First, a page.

Saturday, August 7, 2010

The Time Has Come, the Doctors Said, to Talk of Reform Myths, Why the Political Sea is Boiling Hot, and Why Pigs May Have Wings

The time has come," the Walrus said,
"To talk of many things:
Of shoes--and ships--and sealing-wax--
Of cabbages--and kings--
And why the sea is boiling hot--
And whether pigs have wings."

Through the Looking Glass and What Alice Found There, 1872

A lot of health reform myths are floating around out there that have an Alice In Wonderland feel to them. These myths include what doctors think about the health system and efforts to reform it through the new health law.

American doctors, for good reasons, tend to think we have the best trained doctors, the best hospitals, and the best research in the world. Doctors from abroad, after all, flock to our shores for advanced training.

But we doctors are realists, and we don’t necessarily believe our clinical excellence in caring for the sick translates into the best health system in the world. We may have the best sick care, but we do not always have the best overall or most cost-effective care.

We know our system is riddled with imperfections, often due to factors beyond our control, such as financial barriers to access, an adversarial legal system, and burdensome administrative hassles.

The system is fragmented. We do not train enough primary care doctors or reward them appropriately. Too many of our citizens remain uncovered. Too many medical bankruptcies occur. Federal and private bureaucracies stifle practices and snuff out innovation by taking time away from patients to fill out forms or ask permission to perform procedures. Too much time and money is wasted on administration.

Tax deductability of health costs should be extended to all citizens. We should expand tax-protected health savings accounts, and let citizens pay for more of their own care of their own choosing.

We agree with some of journalist T.R. Reid’s observations. He wrote “5 myths about Health Care around the World.” These 5 myths included:

1. It’s all socialized medicine out there.

2. Overseas, care is rationed through limited choices or long lines.

3. Foreign health-care systems are inefficient, bloated bureaucracies.

4. Health insurance has to be cruel.

5. America has "the finest health care" in the world.

Some of these may be myths. There are efficient national systems out there that rely on private care. On the latter point, however, in many respects, we do have superb care, especially if you are sick and need access to the best curative and life style restorative care the world has to offer.

But in other respects, universal coverage, financial equity, affordability, and statistical health outcomes, we may fall short of other nations.

Still, we feel it is a mistake, and often downright misleading, to compare us statistically to other nations. Our health system is a creature of our pluralistic culture, its desire for individualism, and its preference for a mix of market-driven and government driven care.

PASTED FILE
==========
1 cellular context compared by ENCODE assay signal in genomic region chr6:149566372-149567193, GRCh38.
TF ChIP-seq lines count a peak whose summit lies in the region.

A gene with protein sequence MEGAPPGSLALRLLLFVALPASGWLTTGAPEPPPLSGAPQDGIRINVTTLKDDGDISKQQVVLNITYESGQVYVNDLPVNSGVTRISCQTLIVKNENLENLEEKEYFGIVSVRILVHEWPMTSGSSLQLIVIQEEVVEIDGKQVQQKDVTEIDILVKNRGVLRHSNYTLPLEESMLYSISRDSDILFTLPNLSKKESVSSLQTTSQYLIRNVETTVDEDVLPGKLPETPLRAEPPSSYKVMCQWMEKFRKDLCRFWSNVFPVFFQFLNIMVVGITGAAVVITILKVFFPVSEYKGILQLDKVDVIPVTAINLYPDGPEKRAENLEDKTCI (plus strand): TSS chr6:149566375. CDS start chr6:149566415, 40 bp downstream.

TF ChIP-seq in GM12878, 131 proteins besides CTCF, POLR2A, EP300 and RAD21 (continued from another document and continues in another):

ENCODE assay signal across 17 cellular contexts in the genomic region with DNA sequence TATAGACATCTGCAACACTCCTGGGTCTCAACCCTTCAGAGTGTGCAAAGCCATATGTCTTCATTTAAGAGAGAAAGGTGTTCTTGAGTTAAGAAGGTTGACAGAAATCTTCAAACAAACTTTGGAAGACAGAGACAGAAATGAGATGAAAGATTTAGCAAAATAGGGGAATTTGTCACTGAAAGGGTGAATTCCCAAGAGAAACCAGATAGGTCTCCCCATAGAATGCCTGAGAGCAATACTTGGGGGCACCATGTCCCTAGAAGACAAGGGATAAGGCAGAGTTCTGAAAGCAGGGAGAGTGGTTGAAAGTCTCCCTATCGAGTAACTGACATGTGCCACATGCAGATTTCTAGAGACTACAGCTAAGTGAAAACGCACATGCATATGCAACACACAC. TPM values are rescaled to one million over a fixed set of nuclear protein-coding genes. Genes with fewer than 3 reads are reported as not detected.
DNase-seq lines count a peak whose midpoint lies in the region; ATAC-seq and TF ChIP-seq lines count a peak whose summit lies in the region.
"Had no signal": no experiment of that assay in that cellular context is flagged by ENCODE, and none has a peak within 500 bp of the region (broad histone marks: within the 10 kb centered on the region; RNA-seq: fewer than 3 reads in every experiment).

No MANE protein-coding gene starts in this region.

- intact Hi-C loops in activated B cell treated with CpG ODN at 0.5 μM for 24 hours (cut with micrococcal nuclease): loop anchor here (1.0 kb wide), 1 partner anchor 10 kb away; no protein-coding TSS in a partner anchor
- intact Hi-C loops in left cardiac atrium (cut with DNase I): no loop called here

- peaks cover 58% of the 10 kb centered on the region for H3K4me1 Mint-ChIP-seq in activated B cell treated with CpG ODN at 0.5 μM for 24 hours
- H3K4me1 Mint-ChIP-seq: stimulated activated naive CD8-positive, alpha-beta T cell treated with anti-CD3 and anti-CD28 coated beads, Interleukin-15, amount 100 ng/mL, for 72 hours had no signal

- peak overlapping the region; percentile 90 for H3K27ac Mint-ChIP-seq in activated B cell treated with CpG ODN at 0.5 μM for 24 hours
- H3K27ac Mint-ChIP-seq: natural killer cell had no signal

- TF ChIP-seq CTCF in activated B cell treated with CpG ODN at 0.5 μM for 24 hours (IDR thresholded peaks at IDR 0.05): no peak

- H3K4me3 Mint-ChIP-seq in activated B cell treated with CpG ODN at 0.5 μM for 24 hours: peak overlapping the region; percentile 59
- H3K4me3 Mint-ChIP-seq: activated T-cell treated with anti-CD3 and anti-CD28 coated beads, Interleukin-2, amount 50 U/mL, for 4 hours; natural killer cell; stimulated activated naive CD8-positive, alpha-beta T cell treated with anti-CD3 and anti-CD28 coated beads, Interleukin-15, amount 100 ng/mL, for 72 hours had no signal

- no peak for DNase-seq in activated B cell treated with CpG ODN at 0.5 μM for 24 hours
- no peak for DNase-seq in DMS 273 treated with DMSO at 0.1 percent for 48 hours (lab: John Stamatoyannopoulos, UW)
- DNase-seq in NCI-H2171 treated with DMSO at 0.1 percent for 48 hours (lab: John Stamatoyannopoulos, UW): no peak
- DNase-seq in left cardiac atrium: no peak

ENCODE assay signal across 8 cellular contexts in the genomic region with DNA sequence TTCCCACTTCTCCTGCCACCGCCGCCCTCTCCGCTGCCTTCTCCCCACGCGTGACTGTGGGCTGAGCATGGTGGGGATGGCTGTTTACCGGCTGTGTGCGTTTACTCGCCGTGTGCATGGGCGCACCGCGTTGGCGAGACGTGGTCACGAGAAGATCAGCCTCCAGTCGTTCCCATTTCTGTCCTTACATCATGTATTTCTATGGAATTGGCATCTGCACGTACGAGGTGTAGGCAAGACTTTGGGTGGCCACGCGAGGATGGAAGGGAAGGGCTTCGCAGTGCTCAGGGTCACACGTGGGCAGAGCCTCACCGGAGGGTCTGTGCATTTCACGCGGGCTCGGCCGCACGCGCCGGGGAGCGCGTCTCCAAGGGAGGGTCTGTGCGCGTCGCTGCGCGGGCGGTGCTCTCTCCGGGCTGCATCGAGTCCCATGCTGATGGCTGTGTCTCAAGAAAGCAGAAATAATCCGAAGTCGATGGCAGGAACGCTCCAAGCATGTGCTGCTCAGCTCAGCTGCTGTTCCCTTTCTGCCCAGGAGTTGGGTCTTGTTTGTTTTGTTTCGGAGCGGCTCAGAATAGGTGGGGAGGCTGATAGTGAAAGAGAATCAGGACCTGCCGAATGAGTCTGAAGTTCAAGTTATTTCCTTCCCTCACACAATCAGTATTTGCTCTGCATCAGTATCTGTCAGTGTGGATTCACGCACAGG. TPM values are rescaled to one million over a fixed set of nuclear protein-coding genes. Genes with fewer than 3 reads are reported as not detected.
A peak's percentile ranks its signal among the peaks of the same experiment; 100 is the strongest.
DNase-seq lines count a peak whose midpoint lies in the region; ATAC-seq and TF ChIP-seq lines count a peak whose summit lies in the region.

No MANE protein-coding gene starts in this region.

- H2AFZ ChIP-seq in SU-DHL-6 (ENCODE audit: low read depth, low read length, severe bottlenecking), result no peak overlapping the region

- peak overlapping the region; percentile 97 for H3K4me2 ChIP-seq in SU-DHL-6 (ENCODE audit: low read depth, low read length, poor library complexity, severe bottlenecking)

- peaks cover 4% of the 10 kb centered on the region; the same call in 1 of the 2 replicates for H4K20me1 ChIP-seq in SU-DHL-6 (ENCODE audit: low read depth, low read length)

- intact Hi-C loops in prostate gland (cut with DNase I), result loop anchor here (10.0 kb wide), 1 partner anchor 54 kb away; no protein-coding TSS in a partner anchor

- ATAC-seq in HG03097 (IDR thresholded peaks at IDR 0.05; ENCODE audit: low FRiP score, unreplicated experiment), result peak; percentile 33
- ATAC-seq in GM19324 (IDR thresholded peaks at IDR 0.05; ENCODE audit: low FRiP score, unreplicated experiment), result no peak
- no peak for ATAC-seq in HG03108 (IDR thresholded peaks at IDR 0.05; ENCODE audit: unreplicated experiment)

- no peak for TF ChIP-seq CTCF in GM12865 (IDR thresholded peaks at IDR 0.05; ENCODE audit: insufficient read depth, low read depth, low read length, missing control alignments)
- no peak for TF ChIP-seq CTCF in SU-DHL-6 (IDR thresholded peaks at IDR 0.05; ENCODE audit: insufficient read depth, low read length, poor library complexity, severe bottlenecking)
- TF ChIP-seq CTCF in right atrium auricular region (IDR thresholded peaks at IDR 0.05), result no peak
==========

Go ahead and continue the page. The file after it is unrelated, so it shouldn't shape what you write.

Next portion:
And, if I may be blunt, doctors are deeply skeptical and downright negative about the mythological promises of health reform.

These include:

1. If you are satisfied with your existing plan, you can keep it. This is a myth. When time comes to change plans, your plan must meet federal standards, or you will have to go with a federally approved plan.

2. Reform will lower health spending. Another myth, one with which evens the OMB disagrees.

3. Reform will lower health premiums. This myth has already been discredited, as health plans struggle to remain profitable while meeting new reform standards.

4. Reform will not lead to doctor shortages, or speed up primary care
shortfalls. Reform does not encourage education of more doctors, equitable pay of those now practicing, or lessening of expenses required to meet new regulations.

5. There will be no government rationing of medical care. In the face of $575 billion cuts in Medicare, the push for comparative research as a criteria for payment, and the appointment of Doctor Donald Berwick as head of CMS, this myth simply does not ring true.

6. Ninety five percent of Americans will not see any form of tax increase. Never in the history of the Republic has expansion of “free “entitlement programs not required general tax increases.

7. Reform will not add a “single dime “to the deficit. Hold on to your wallets and those of your children.

8. Reform will help businesses. Businesses have not yet gotten the message. They fear expenses of reform and the mandates that will be imposed upon them, which is why they are reluctant to hire.

9. Adding 30 million newly insured patients to current heavy patient loads, with the addition of electronic health records, which decrease productivity by 30%, will somehow simultaneously improve care, decrease errors, and enhance communication between doctors, patients, hospitals, and payers.

10. Reform will satisfy everybody with no downsides. Why, then, do 60% of Americans oppose reform and 56% advocate Repeal and Replacement? Voters in November will show how many Americans are satisfied and how many see downsides.

To conclude, the time has come to talk of pro-market, U.S. style reform antidotes - health insurance vouchers, malpractice reform, universal tax-free health savings accounts, and indiviudal portable medical plans across state lines.

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